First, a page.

Every year, as spring gives way to summer, I like to dust off my favorite baseball movies and watch them all for the umpteenth time. Movies like The Sandlot, Little Big League, and 61* are staples in my repertoire, and I always have a blast revisiting them along with so many others. There’s nothing quite like a great baseball story to put me in a good mood.
While there are dozens of excellent baseball movies out there, some of baseball’s best stories have never had the chance to grace the silver screen. In fact, some of the most interesting baseball stories I’ve ever been exposed to have come, not from movies, but from books. During the past few years, I’ve been reading more and more baseball books and it’s been an incredibly fun journey. I’ve learned a lot about the game’s history as well as its greatest teams and players.
Until recently, however, I had never had a chance to read about the history of youth baseball. That changed this past week when I sat down and read Ruth Hanford Morhard’s exceptional book, Mrs. Morhard and the Boys. In this colorful, inspiring new book, Ruth Hanford Morhard tells the story of how her mother-in-law, Josephine Morhard, helped spur the development of organized youth baseball and, in the process, revolutionized American sports. It’s a book that you’ll definitely want to check out for yourself, and one that I’m excited to review for you today.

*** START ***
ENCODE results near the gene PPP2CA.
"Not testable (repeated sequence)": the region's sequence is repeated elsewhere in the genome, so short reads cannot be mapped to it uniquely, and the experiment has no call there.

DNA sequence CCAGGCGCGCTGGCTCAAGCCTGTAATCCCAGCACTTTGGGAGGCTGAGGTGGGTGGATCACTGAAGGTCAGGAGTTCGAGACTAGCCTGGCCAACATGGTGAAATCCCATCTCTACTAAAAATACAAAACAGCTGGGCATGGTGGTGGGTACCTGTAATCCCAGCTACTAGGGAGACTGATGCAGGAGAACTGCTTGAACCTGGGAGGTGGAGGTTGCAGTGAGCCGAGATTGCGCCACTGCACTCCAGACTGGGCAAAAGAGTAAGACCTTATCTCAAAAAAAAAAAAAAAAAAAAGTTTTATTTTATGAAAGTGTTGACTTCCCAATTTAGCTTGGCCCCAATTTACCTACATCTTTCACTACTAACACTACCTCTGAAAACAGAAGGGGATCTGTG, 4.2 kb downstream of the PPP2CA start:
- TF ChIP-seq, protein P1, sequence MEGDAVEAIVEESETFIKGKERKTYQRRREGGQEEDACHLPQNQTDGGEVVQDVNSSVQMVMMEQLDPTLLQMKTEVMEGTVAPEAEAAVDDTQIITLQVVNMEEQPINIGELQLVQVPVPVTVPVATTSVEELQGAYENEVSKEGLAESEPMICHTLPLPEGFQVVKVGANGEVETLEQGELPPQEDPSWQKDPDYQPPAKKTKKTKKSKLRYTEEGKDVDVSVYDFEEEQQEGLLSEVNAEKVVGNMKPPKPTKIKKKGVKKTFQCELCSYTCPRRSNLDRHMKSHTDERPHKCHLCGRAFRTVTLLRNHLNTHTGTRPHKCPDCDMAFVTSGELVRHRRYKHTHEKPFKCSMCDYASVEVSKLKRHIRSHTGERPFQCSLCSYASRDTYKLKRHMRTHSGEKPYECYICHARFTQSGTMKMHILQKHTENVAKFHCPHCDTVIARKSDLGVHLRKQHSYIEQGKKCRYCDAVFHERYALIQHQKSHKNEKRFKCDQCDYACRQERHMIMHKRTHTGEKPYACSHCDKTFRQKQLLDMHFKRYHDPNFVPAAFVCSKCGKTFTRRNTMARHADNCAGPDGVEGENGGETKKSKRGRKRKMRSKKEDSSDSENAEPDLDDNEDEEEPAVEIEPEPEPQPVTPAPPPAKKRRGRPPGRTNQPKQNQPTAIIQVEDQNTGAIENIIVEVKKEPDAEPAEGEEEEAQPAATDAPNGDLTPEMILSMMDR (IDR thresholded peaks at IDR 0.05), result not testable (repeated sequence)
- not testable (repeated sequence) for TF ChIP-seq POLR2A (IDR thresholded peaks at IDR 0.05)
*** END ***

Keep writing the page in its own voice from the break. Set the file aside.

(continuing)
The Woman at the Heart of Boys Baseball
The first half of Mrs. Morhard and the Boys focuses on the life experiences that molded Josephine’s worldview. Born in 1891, Josephine was the eleventh of Joseph and Elizabeth Mathey’s seventeen children. The family was originally based in Poland, Ohio, but Josephine’s father moved the Mathey clan to Bessemer, Pennsylvania in the hopes of finding financial security.
When she wasn’t fishing with her siblings or adventuring in the woods, Josephine was working hard on the family farm. In fact, Josephine quickly developed a reputation for doing more work than all of her brothers and sisters. She was also known for being something of a tomboy, a girl who could do anything that the boys of the family could do. While Josephine loved helping her parents, she began to resent the unreasonable expectations that her mother and father had placed upon her. At just eleven-years-old, worn out from long days of manual labor, Josephine ran away.
Amazingly, Josephine proved to be quite capable of taking care of herself. After leaving the family farm, she moved in with the Kerrs, a wealthy, childless couple in nearby Boardman, Ohio. Josephine’s time with the Kerrs provided a much-needed repose. She was finally free to be a child. She no longer needed to care for younger siblings and work for hours in her father’s fields.